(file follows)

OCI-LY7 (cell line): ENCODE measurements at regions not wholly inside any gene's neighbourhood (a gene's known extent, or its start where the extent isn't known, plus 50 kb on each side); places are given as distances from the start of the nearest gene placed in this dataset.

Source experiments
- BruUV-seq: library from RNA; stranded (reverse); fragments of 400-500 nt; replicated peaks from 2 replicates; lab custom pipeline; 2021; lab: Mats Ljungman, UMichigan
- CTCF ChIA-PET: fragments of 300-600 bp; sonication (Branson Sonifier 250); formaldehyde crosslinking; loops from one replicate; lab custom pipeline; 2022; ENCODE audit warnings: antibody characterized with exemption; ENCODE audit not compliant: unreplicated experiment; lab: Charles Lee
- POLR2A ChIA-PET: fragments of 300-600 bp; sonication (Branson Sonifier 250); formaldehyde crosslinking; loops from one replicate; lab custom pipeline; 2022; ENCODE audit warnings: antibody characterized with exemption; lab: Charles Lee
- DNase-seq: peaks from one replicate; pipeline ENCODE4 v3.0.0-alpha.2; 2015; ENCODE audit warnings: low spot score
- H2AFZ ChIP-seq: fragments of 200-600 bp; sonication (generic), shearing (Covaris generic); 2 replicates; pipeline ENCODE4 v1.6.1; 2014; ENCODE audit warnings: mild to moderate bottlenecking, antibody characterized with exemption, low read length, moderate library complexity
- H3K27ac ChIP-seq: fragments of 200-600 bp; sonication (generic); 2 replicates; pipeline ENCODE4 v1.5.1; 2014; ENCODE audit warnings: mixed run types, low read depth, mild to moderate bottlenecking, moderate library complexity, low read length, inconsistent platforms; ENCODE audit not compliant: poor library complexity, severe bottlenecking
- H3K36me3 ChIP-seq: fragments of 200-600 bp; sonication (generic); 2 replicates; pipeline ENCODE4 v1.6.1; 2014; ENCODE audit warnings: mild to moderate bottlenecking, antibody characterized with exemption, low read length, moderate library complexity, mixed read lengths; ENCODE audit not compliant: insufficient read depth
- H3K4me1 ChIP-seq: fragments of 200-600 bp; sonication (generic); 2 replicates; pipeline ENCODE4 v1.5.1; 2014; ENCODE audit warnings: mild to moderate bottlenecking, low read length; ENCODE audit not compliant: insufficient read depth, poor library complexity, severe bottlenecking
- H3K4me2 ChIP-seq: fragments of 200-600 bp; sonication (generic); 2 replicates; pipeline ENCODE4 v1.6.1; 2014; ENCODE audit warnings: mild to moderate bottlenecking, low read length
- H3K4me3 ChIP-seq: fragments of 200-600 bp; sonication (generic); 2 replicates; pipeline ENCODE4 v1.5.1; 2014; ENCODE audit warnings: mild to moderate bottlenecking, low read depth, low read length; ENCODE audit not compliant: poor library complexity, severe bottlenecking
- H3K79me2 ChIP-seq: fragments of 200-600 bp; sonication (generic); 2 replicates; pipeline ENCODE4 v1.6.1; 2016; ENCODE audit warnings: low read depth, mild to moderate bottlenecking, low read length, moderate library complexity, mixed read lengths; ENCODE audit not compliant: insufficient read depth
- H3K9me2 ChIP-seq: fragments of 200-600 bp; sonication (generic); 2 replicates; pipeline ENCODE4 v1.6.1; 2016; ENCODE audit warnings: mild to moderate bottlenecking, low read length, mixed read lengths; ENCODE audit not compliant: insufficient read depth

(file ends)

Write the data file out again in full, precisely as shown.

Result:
OCI-LY7 (cell line): ENCODE measurements at regions not wholly inside any gene's neighbourhood (a gene's known extent, or its start where the extent isn't known, plus 50 kb on each side); places are given as distances from the start of the nearest gene placed in this dataset.

Source experiments
- BruUV-seq: library from RNA; stranded (reverse); fragments of 400-500 nt; replicated peaks from 2 replicates; lab custom pipeline; 2021; lab: Mats Ljungman, UMichigan
- CTCF ChIA-PET: fragments of 300-600 bp; sonication (Branson Sonifier 250); formaldehyde crosslinking; loops from one replicate; lab custom pipeline; 2022; ENCODE audit warnings: antibody characterized with exemption; ENCODE audit not compliant: unreplicated experiment; lab: Charles Lee
- POLR2A ChIA-PET: fragments of 300-600 bp; sonication (Branson Sonifier 250); formaldehyde crosslinking; loops from one replicate; lab custom pipeline; 2022; ENCODE audit warnings: antibody characterized with exemption; lab: Charles Lee
- DNase-seq: peaks from one replicate; pipeline ENCODE4 v3.0.0-alpha.2; 2015; ENCODE audit warnings: low spot score
- H2AFZ ChIP-seq: fragments of 200-600 bp; sonication (generic), shearing (Covaris generic); 2 replicates; pipeline ENCODE4 v1.6.1; 2014; ENCODE audit warnings: mild to moderate bottlenecking, antibody characterized with exemption, low read length, moderate library complexity
- H3K27ac ChIP-seq: fragments of 200-600 bp; sonication (generic); 2 replicates; pipeline ENCODE4 v1.5.1; 2014; ENCODE audit warnings: mixed run types, low read depth, mild to moderate bottlenecking, moderate library complexity, low read length, inconsistent platforms; ENCODE audit not compliant: poor library complexity, severe bottlenecking
- H3K36me3 ChIP-seq: fragments of 200-600 bp; sonication (generic); 2 replicates; pipeline ENCODE4 v1.6.1; 2014; ENCODE audit warnings: mild to moderate bottlenecking, antibody characterized with exemption, low read length, moderate library complexity, mixed read lengths; ENCODE audit not compliant: insufficient read depth
- H3K4me1 ChIP-seq: fragments of 200-600 bp; sonication (generic); 2 replicates; pipeline ENCODE4 v1.5.1; 2014; ENCODE audit warnings: mild to moderate bottlenecking, low read length; ENCODE audit not compliant: insufficient read depth, poor library complexity, severe bottlenecking
- H3K4me2 ChIP-seq: fragments of 200-600 bp; sonication (generic); 2 replicates; pipeline ENCODE4 v1.6.1; 2014; ENCODE audit warnings: mild to moderate bottlenecking, low read length
- H3K4me3 ChIP-seq: fragments of 200-600 bp; sonication (generic); 2 replicates; pipeline ENCODE4 v1.5.1; 2014; ENCODE audit warnings: mild to moderate bottlenecking, low read depth, low read length; ENCODE audit not compliant: poor library complexity, severe bottlenecking
- H3K79me2 ChIP-seq: fragments of 200-600 bp; sonication (generic); 2 replicates; pipeline ENCODE4 v1.6.1; 2016; ENCODE audit warnings: low read depth, mild to moderate bottlenecking, low read length, moderate library complexity, mixed read lengths; ENCODE audit not compliant: insufficient read depth
- H3K9me2 ChIP-seq: fragments of 200-600 bp; sonication (generic); 2 replicates; pipeline ENCODE4 v1.6.1; 2016; ENCODE audit warnings: mild to moderate bottlenecking, low read length, mixed read lengths; ENCODE audit not compliant: insufficient read depth